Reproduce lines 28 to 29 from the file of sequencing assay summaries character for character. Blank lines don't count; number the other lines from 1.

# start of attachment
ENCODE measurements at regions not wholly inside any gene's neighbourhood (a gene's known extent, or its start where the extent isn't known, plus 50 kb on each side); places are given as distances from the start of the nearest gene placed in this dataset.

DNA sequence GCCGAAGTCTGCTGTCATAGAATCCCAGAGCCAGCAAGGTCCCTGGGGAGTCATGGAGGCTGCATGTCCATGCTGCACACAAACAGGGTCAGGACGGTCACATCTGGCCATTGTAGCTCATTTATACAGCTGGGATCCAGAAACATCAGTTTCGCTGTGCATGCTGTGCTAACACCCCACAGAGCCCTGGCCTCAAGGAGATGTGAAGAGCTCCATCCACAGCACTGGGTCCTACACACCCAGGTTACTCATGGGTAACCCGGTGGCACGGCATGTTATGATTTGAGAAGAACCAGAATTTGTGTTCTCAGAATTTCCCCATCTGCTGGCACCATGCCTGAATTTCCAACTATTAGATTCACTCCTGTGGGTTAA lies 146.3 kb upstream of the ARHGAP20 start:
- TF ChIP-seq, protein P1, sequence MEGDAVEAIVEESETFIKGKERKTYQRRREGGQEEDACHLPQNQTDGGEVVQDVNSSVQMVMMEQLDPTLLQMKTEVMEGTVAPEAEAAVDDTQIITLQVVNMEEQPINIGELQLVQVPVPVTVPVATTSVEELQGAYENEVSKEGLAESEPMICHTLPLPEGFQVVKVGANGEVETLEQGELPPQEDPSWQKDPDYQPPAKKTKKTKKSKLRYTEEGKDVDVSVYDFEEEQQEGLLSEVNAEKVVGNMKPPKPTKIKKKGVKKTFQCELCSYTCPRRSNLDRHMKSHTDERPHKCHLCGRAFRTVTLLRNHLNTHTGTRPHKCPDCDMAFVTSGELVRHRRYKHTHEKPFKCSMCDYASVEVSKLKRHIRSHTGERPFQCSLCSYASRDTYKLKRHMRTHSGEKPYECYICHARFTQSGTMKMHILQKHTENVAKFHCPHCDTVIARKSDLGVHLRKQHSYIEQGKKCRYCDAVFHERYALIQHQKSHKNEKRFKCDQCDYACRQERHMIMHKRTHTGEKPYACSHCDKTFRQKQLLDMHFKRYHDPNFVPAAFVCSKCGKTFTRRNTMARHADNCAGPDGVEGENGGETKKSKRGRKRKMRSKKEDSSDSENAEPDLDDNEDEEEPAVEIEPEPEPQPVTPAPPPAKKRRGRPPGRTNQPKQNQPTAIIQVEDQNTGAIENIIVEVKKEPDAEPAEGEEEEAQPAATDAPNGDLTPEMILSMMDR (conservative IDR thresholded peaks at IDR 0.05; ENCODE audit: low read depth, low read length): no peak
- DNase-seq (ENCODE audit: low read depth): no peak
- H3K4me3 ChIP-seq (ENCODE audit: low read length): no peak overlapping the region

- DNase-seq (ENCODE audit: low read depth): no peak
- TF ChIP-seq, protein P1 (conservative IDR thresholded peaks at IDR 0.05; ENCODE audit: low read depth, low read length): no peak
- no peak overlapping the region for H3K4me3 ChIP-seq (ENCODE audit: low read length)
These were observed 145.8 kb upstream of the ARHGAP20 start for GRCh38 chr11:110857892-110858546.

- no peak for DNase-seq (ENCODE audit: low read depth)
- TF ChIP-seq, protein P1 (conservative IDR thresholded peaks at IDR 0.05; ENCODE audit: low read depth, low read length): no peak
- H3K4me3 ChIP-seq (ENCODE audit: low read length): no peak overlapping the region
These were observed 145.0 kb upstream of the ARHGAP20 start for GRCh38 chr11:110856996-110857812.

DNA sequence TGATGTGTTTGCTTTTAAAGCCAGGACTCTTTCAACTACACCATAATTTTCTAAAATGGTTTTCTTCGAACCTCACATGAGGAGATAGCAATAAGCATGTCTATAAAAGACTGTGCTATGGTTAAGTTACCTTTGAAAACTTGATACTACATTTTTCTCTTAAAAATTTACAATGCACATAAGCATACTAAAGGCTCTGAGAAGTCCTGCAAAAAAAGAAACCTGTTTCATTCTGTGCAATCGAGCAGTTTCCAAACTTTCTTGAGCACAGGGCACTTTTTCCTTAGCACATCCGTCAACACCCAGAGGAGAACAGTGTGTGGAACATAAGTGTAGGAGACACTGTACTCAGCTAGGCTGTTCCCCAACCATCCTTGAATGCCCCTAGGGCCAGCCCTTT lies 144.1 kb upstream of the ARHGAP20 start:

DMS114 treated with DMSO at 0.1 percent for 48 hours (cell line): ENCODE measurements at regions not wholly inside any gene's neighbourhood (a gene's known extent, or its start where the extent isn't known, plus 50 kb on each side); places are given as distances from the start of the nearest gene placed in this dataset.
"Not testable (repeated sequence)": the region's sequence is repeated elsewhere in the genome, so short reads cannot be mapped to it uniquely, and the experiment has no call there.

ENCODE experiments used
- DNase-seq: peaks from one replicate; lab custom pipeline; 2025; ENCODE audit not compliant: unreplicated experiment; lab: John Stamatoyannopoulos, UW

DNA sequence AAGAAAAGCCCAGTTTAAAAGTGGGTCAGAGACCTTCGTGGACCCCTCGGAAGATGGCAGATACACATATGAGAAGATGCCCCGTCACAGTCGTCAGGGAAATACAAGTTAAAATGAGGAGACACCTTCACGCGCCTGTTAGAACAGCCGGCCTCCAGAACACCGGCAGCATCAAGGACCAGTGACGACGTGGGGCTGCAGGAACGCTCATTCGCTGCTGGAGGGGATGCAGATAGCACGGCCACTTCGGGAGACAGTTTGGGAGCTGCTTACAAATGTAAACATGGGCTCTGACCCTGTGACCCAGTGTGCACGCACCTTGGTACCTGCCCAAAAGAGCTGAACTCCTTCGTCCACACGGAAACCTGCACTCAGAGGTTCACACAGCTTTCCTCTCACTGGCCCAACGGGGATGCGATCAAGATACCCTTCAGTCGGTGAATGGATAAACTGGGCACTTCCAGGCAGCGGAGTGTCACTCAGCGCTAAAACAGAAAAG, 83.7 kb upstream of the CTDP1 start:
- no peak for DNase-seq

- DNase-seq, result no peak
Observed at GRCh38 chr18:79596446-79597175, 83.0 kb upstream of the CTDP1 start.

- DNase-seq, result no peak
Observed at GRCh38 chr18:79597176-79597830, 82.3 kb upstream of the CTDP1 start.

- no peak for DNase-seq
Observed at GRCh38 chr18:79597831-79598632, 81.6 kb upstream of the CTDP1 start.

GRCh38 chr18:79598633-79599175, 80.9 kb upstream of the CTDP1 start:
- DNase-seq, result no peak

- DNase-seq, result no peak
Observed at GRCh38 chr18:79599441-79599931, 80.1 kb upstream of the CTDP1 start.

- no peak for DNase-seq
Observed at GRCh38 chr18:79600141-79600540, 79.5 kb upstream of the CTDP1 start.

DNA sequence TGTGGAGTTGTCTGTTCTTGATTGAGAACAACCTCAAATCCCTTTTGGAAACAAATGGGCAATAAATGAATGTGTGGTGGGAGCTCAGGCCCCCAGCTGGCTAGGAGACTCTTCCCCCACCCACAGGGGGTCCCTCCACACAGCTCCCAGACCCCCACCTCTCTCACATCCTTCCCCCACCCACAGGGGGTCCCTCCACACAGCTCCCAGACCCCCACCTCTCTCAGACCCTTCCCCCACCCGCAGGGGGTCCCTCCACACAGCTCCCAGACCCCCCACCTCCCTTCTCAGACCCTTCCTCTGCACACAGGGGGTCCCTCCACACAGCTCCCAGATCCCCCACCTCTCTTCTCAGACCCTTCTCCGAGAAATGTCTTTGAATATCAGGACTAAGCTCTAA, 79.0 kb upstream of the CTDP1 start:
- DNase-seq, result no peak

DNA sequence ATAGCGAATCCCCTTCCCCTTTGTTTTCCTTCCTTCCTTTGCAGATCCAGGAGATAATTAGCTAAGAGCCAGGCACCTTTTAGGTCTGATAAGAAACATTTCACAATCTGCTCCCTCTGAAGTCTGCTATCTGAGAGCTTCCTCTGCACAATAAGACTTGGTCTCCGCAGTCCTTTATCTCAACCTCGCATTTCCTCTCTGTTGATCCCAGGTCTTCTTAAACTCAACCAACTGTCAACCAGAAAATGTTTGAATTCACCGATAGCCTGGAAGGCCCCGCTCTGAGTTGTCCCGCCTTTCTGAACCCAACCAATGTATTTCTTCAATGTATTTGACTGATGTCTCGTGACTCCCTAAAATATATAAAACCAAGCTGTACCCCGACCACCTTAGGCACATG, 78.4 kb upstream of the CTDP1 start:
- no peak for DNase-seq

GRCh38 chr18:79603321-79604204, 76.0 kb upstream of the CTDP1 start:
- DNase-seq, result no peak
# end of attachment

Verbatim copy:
- DNase-seq, result no peak

- DNase-seq, result no peak